A beer gut is a beer gut—not a whiskey gut or a vodka gut—regardless of what tasty beverage helped cause it. Whether the association is deserved or not is beside the point: Beer has become synonymous with weight gain while liquor has, for the most part, avoided similar connotations.
Yet considering a margarita can pack 600 calories, perhaps it is time to develop a name for the doughy mass that can grow where your abs used to be. Maybe we should start referring to that lost battle of the bulge as “margarita muffin top.”
Tropicana beverage director Todd Kunesh began a quest for a “cool pool drink” two years ago, and the path led him to the Skinny Beach. The seven-ounce, 100-calorie concoction is widely credited as being the first low-cal cocktail in Las Vegas.
“We started talking about what was going to work was something that wasn’t going to make everybody bloat up,” Kunesh says.
Comprised of TY KU liqueur, key lime, fresh-squeezed lime juice and a splash of club soda, the Skinny Beach appeals to those who want to watch their weight but not give up drinking altogether.
Initially, Kunesh didn’t know if his customers would embrace the cocktail or stick to more familiar (and high-calorie) drinks on the menu, but he says the drink was an instant hit.
“When I put it on the [drink] list, I was kind of [scratching] my head, going, ‘Ah, is this going to work?’ But it ended up being the No. 2-selling drink of [Mandalay Bay’s] whole pool season,” he says. (Prior to joining the Tropicana, Kunesh worked across the street as food and beverage director.)
Between 22 and 26 percent of adult Nevadans are obese, according to a July 2009 U.S. Centers for Disease Control report. While it is relatively easy to identify caloric missteps at mealtime, the same cannot be said about beverage choices.
The average 80-proof distilled spirit (vodka, rum, whiskey) has about 100 calories per ounce-and-a-half pour, but when you start adding flavor syrups, mixers and soda, many frosty beverages quickly approach Big Mac territory. Perennial pool favorites such as the mojito and piña colada are bona fide calorie bombs, with about 250 and 650 calories per six-ounce glass, respectively. Even the seemingly innocuous gin and tonic can pack 200 calories per seven-ounce glass, thanks to the surprising amount of sugar in the tonic water.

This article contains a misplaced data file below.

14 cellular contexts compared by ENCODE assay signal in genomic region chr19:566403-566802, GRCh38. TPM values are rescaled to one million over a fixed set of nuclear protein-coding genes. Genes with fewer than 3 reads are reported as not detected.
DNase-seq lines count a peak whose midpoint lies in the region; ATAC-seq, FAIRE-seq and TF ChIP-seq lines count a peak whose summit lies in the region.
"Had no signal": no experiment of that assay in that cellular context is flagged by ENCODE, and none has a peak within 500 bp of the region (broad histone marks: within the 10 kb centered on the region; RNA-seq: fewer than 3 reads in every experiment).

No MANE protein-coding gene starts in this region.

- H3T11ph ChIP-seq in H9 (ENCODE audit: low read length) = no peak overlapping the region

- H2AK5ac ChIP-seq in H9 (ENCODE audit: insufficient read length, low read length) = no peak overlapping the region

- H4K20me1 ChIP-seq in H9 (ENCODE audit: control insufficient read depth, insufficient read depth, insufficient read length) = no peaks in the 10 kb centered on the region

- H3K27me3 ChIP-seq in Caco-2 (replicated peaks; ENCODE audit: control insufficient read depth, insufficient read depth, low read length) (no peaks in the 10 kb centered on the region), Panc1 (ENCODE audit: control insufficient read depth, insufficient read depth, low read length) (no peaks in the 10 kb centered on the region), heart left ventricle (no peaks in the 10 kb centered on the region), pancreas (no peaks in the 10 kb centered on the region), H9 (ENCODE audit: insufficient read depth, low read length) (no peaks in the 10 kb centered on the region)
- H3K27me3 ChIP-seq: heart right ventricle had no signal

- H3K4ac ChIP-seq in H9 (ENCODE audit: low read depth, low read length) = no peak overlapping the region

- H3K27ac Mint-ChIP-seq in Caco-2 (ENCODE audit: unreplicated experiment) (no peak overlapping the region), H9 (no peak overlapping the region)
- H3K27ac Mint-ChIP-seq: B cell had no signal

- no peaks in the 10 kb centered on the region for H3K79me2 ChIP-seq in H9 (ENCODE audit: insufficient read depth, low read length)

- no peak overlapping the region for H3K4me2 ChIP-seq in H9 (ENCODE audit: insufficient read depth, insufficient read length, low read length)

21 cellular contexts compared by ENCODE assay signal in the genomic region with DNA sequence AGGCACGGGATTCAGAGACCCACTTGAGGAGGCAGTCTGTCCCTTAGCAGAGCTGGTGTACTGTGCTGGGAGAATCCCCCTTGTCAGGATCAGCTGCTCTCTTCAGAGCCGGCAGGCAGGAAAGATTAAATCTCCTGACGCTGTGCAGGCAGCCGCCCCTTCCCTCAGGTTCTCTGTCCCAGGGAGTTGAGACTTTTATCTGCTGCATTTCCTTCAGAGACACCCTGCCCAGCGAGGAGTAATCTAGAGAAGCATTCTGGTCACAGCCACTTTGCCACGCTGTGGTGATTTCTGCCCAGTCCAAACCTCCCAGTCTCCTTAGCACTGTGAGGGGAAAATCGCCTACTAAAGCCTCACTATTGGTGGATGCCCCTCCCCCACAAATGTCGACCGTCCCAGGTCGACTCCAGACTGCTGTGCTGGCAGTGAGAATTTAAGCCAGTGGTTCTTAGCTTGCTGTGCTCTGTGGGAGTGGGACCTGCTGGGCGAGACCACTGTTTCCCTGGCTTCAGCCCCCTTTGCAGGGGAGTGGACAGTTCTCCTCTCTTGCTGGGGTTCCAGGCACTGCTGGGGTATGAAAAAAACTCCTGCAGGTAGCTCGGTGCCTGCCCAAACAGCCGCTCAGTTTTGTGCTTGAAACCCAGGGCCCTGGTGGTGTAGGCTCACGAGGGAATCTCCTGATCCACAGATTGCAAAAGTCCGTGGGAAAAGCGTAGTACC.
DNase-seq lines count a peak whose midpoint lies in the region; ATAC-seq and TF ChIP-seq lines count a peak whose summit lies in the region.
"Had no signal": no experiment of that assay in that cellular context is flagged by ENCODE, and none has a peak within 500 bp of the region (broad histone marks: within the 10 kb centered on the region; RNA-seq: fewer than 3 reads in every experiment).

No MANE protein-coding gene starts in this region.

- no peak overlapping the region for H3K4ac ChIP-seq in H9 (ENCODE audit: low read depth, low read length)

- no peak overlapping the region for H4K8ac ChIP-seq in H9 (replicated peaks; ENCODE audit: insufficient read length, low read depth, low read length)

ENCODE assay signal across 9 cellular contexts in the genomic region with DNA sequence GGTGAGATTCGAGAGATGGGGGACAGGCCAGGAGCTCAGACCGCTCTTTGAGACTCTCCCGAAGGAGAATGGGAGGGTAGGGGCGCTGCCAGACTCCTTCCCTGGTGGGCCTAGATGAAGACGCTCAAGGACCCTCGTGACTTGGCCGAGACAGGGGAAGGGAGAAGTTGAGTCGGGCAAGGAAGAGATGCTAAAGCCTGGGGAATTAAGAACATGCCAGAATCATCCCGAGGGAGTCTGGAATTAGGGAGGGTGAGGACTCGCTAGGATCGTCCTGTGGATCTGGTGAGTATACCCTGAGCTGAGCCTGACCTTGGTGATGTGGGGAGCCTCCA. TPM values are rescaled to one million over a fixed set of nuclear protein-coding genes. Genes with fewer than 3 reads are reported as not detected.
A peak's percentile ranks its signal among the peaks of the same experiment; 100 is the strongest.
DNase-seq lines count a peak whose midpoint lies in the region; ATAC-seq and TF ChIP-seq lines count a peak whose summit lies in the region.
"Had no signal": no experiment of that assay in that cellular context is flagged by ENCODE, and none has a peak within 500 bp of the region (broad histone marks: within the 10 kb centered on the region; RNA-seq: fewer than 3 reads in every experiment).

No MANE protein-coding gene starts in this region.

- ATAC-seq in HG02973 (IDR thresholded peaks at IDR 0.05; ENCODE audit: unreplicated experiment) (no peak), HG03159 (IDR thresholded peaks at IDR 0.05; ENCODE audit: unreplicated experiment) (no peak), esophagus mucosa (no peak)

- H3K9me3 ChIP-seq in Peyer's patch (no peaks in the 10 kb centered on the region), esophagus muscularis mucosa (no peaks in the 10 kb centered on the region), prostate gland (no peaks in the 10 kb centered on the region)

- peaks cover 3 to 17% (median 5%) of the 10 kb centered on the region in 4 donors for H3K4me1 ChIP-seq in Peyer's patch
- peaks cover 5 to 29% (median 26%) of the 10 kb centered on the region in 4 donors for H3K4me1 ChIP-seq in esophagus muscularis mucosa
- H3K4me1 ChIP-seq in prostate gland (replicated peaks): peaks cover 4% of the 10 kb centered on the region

“Everybody wants more natural; everybody is becoming more health conscious,” Luxor beverage manager Nick Kabetso says. When he created a low-cal cocktail program for several of the casino’s lounges, including Liquidity and Aurora, it was less about being bikini-ready and more about being in line with the organic food movement.
His drink menu also makes good use of TY KU, and he substitutes soda water for tonic water and a squeeze of fresh fruit juice instead of sugary syrups to keep many of the drinks less than 100 calories.
Like his contemporary at the Tropicana, Kabetso thinks many patrons don’t realize how many calories they’re drinking. “I think [people] know they’re not the healthiest thing for them, as far as calorie count, but people don’t really look into them,” he says.
For resort bartender Darby Kelly, that haze is oftentimes a fog that obfuscates both sides of the bar. “I don’t see any bartenders who actually know what they can do to make a low-calorie cocktail,” he says.
Kelly recommends making simple syrup out of Splenda instead of sugar to cut calories, but he doesn’t think there is a demand for diet options such as that, or that low-calorie cocktails have much staying power in Las Vegas.
“I agree that people need to be paying attention to the calories they’re putting into their body, and I can understand when people want a cocktail that’s low-calorie,” he says. “But for us, we need to show them what that actually is.”
The proof, it turns out, is actually in the proof: Calorie count increases as the percentage of alcohol goes up. Ethanol (beverage alcohol) is metabolized as calories, so the higher the proof, the higher the calorie count.
You only need to go so far as the beer fridge to see the difference: A bottle of Amstel Lager has 132 calories and Amstel Light has 95 calories, and Miller Genuine Draft has 143 calories compared with MGD 64, which, of course, has 64.
While it’s generally true that darker beer has more calories than lighter beer, the color of a spirit generally has no correlation with its calorie count: Absolut Kurant has 69 calories, while bourbon has 65 calories.
A lot of people mistakenly think so-called “neutral spirits” such as vodka contain little to no calories, says Christine Bergman, associate dean and professor of the food and beverage management department at UNLV. “I don’t know where people get this stuff from,” she says. “It makes me laugh.”
The solution? She suggests avoiding pre-made mixers and instead using diet sodas, sparkling water or asking for spirits on the rocks.
Of course you can cut back and simply not drink as much, but let’s face it: The chances of that are about as likely as … well, you tell me!